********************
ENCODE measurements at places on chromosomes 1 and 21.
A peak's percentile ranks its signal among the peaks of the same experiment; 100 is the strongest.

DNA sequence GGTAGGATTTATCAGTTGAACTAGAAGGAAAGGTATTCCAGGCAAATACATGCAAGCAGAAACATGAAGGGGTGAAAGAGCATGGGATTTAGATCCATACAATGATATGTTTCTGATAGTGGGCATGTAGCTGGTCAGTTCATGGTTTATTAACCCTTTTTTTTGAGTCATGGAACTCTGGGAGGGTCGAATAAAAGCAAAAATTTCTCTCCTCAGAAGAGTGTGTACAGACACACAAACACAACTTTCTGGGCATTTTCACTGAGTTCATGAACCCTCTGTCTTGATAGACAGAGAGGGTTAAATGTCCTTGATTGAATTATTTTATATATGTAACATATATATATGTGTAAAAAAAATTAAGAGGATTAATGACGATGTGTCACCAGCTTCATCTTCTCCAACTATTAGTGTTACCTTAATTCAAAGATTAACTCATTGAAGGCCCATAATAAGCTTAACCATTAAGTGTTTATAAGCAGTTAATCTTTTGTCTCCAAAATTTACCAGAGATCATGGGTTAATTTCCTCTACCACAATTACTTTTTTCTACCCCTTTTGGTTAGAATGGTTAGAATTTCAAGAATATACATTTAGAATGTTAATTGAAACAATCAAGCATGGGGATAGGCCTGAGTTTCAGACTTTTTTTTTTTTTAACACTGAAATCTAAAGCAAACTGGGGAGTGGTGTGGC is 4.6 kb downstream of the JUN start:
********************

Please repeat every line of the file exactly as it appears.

ENCODE measurements at places on chromosomes 1 and 21.
A peak's percentile ranks its signal among the peaks of the same experiment; 100 is the strongest.

DNA sequence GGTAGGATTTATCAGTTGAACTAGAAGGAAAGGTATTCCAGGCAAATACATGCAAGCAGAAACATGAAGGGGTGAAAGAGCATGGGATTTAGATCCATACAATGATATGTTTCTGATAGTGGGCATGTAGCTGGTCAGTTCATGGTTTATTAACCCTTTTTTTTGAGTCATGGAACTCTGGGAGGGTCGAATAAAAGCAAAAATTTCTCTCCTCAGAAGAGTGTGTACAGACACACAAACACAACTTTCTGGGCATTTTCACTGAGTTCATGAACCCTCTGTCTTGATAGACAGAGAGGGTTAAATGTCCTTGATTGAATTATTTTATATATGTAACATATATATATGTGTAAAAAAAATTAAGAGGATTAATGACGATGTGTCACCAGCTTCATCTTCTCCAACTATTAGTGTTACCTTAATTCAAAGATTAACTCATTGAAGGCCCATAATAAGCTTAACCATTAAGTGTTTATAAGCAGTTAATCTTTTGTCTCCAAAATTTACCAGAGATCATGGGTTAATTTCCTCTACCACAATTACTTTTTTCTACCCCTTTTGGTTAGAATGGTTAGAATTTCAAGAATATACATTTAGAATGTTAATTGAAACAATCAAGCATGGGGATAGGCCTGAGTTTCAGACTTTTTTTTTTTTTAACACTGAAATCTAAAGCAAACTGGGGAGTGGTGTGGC is 4.6 kb downstream of the JUN start: